California says it’s committed to cutting 9% of its water use from the drought-stricken Colorado River. For months, the seven states that rely on the river have been debating how to reduce their water use — because the river is nearing critically-low levels.
The dispute turned bitter this week when all the other states released a plan that was rejected by California officials, who say the Golden State has senior water rights under a century-old legal compact, and the states with junior rights should make most of the cuts first.
“California's proposal is really focused around making voluntary cuts. … California has the highest priority of the lower basin states, which also include Arizona and Nevada. And they also have the highest water use,” says Elizabeth A. Koebele, associate professor of political science at the University of Nevada, Reno. “And so under our system of water governance, which relies on this seniority, California is the most shielded from cuts. So California said that they would take voluntary cuts to the tune of 400,000 acre feet a year for the next three years.”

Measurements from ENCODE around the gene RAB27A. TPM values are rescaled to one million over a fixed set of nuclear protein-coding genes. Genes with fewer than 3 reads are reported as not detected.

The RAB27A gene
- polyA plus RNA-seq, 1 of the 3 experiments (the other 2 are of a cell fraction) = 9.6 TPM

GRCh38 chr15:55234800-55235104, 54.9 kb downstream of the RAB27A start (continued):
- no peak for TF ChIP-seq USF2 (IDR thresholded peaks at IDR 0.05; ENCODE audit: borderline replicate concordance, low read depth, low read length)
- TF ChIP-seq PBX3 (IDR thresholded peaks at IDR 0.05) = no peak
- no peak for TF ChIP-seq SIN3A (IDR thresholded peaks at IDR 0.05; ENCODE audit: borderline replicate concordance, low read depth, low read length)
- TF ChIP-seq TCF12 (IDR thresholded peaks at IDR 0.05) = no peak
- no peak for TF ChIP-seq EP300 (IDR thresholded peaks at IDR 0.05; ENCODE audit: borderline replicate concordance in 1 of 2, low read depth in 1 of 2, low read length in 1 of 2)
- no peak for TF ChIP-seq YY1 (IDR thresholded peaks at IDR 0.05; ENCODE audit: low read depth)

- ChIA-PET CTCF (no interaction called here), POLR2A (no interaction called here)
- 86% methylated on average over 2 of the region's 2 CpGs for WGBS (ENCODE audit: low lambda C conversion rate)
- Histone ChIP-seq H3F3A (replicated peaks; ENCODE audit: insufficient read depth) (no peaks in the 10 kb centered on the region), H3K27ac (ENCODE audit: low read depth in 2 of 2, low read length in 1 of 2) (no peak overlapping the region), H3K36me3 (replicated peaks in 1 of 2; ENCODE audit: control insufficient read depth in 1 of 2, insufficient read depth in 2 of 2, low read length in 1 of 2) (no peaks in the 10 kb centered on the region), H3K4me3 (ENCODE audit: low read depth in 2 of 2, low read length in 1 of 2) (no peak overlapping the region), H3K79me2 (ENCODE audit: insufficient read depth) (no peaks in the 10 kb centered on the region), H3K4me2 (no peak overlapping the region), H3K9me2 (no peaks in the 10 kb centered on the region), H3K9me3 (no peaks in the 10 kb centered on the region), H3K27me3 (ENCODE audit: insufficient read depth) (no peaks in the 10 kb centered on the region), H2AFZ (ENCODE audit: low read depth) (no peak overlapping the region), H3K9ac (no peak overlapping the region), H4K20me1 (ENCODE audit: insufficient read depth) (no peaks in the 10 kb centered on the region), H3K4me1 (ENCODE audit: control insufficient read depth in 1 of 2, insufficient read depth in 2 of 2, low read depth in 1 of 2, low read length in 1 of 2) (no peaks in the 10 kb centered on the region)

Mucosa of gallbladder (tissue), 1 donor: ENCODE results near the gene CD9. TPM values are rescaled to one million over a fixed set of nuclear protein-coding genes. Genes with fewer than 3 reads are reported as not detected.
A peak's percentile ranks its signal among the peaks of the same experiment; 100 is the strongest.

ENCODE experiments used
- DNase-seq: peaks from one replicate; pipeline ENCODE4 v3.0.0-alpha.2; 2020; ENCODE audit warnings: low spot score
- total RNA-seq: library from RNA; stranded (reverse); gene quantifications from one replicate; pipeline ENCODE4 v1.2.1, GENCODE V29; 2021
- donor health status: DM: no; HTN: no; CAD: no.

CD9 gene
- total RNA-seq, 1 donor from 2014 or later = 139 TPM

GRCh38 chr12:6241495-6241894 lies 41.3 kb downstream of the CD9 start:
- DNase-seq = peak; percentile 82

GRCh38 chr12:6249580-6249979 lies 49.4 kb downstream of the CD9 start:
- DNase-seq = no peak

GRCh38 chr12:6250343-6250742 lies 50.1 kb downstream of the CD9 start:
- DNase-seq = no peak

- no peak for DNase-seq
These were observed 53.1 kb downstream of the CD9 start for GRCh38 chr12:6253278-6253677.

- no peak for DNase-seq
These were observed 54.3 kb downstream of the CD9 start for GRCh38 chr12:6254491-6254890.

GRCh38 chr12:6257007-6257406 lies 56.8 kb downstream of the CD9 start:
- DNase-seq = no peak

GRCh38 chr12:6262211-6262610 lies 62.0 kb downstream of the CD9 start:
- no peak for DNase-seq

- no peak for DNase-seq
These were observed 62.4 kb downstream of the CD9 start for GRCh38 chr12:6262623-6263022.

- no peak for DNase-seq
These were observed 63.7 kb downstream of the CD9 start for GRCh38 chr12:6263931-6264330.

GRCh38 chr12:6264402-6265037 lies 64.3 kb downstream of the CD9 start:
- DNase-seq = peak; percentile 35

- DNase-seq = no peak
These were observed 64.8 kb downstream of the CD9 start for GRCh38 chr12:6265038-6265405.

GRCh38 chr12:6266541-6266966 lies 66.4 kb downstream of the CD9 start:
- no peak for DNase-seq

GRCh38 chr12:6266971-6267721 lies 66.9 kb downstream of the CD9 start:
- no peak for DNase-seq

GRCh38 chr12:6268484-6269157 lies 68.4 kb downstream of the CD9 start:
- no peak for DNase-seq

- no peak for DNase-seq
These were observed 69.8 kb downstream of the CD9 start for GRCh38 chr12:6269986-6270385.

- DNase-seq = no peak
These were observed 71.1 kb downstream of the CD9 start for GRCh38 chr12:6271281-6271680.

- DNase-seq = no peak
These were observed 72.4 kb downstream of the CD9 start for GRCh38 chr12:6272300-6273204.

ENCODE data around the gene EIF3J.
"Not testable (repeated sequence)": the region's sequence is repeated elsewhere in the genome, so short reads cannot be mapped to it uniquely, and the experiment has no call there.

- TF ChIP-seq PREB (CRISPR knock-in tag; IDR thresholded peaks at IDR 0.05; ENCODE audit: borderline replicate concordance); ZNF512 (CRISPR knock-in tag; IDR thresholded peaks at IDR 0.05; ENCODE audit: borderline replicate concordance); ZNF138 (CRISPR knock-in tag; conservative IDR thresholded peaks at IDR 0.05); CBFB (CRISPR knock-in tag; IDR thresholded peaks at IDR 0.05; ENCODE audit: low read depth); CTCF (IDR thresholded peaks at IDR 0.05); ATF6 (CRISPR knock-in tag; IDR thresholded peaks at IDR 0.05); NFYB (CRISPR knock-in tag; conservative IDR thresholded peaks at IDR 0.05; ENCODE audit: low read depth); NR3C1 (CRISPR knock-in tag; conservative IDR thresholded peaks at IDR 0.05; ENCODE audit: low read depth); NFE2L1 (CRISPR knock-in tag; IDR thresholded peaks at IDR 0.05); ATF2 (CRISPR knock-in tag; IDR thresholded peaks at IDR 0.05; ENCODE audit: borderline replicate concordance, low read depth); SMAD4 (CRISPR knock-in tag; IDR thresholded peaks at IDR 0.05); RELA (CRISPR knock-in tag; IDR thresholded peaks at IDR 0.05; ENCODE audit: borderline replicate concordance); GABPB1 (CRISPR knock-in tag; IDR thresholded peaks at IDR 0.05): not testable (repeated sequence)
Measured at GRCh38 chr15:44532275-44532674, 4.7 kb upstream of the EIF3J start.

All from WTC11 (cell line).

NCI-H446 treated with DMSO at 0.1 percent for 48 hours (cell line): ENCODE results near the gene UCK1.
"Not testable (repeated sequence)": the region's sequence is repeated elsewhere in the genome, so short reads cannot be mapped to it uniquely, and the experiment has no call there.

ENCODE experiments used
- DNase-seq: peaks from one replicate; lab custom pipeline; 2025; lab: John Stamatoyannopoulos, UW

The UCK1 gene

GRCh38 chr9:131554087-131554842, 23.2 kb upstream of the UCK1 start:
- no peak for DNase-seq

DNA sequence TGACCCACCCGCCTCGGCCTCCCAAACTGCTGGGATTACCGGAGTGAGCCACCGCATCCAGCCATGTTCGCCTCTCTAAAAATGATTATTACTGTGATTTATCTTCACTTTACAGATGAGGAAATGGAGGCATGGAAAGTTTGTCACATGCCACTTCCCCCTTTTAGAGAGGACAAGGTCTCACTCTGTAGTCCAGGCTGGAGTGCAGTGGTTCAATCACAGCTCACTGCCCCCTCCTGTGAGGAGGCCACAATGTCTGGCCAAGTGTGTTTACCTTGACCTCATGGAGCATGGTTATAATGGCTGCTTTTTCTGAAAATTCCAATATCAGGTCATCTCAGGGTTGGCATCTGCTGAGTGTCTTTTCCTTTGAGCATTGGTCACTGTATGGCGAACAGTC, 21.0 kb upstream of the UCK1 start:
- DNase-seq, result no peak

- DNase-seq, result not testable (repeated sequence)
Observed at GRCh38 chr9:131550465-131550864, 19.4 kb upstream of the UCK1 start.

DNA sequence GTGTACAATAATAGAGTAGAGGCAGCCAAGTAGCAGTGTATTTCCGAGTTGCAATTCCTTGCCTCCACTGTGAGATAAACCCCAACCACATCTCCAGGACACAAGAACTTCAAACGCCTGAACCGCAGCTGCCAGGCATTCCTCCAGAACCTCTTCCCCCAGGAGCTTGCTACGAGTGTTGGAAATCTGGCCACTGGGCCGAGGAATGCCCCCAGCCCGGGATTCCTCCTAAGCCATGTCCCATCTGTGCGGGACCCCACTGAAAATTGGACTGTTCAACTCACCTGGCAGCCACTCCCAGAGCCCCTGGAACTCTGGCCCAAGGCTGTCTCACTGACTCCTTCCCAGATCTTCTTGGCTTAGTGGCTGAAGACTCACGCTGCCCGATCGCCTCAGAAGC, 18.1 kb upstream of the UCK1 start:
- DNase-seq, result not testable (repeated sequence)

She adds, “All of the lower basin states know that cuts are going to be inevitable. It's really just how we distribute them among the states. And some of the states have a consensus and a cooperative approach. And California is really relying on its legal rights.”
Koebele notes that 80% of the water in the entire Colorado River basin goes to agriculture, so it’s important to look at which crops have the highest value, and significantly conserve water on farms in the future.